After steaming, cool the beans, boil the water, and blend. I used my VitaMix which does a superb job of emulsifying, but any blender should work ok. Like I mentioned, I had a super thick first batch, so I boiled more water and poured it over the soybean pulp that was very thick, returned it to the blender and then strained it again. You can see how I pretty much dirtied every bowl in my kitchen. I may just blend it in two batches when I make it again, that will probably cut down on the mess a little. For the ratios to yield 1 quart of milk:
- 300 g. (1 1/2 c.) soybeans
- 840 ml (3 1/2 c.) boiled water for first strain
- 580 ml (scant 2 1/2 c.) boiled water for second strain
When I finally got there (at 11 o'clock last night), I declared the messing around with it to be fully worth it. I found the soymilk to be extremely tasty, it was wholesome and maybe slightly beany in flavor, but certainly not unpleasant. It was a creamy white color, a good thickness and I had exactly one quart. I cleaned up my mess, and went back to reading and monitoring the Brewer's extra innings...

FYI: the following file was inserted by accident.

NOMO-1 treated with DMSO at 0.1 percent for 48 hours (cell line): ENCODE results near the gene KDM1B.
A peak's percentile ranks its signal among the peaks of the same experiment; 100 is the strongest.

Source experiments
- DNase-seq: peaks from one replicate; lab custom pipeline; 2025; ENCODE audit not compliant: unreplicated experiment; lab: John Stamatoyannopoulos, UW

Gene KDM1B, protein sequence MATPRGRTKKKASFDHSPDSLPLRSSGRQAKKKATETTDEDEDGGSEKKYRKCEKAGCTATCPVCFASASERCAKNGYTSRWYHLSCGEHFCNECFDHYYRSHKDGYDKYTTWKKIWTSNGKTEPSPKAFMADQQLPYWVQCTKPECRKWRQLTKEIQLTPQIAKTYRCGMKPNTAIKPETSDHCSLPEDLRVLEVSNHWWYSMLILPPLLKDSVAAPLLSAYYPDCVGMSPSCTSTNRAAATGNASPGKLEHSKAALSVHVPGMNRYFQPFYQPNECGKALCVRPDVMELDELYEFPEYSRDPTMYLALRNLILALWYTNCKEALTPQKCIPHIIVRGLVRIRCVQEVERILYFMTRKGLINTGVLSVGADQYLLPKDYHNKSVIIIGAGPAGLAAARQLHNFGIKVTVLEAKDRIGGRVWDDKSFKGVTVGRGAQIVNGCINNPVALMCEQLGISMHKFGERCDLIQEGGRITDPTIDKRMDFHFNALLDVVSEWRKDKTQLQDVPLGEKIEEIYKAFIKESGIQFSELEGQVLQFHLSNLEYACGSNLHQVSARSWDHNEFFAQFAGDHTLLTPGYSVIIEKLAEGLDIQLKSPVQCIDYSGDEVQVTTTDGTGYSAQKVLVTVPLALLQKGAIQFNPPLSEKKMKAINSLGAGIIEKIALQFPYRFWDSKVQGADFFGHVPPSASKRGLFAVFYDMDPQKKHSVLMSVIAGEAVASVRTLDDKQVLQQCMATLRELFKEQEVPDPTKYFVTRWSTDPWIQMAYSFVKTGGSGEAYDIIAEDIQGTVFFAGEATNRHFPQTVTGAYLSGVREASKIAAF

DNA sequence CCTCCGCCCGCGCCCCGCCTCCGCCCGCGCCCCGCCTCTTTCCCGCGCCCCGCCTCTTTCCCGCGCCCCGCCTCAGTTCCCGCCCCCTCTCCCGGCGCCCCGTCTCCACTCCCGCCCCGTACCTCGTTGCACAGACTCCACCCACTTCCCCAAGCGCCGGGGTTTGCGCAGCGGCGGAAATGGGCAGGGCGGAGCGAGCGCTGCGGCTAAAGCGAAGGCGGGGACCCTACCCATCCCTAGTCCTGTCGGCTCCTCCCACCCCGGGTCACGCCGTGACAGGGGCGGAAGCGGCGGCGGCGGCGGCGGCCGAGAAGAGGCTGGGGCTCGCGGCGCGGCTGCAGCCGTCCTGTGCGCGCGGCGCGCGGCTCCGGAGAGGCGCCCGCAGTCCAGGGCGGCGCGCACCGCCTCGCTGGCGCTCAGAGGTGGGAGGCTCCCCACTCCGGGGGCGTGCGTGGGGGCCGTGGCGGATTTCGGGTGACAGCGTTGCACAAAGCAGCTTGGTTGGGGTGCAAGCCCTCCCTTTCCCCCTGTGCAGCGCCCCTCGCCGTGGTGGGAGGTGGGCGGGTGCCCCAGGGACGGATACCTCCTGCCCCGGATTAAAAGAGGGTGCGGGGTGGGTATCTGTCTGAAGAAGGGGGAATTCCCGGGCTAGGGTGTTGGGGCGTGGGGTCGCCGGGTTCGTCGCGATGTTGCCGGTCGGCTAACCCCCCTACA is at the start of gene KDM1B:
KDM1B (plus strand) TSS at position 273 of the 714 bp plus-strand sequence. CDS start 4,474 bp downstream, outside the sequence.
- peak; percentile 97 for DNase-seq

The transformation from soymilk to bean curd was then no trouble at all. Not too long ago, a friend and I split a package of Nigari flakes, a tofu coagulant, purchased from Cultures for Health
. (The pound package
makes 200lbs of tofu, so we'll have plenty to practice with!) When she gave me my portion in a glass jar, it looked and sounded like sea glass, a dreamy clinking that smelled vaguely of the sea itself.
The directions for tofu making
call to dissolve 1 teaspoon of the nigari flakes into 1 cup of warm water to culture 2 quarts of soymilk that has been boiled for 5 minutes, then cooled to around 165 degrees. My precious yield of soymilk was only 1 quart, so I halved that. I was expecting large curds to separate from the soy "whey", the way that dairy curds do, but they were very small, a curdled look that I hoped would work when it came time to press it. I let it sit for 25 minutes as recommended, then poured it into my makeshift press of pint-sized, plactic berry containers, one lined with several layers of cheesecloth and the other used as the press with a heavy cutting board perched on top of it. I had to pour the coagulated milk into my mold in several additions, letting some of the liquid drain off so that it would fit. Ideally, a mold/press set up that was this size, but maybe twice as high would work better.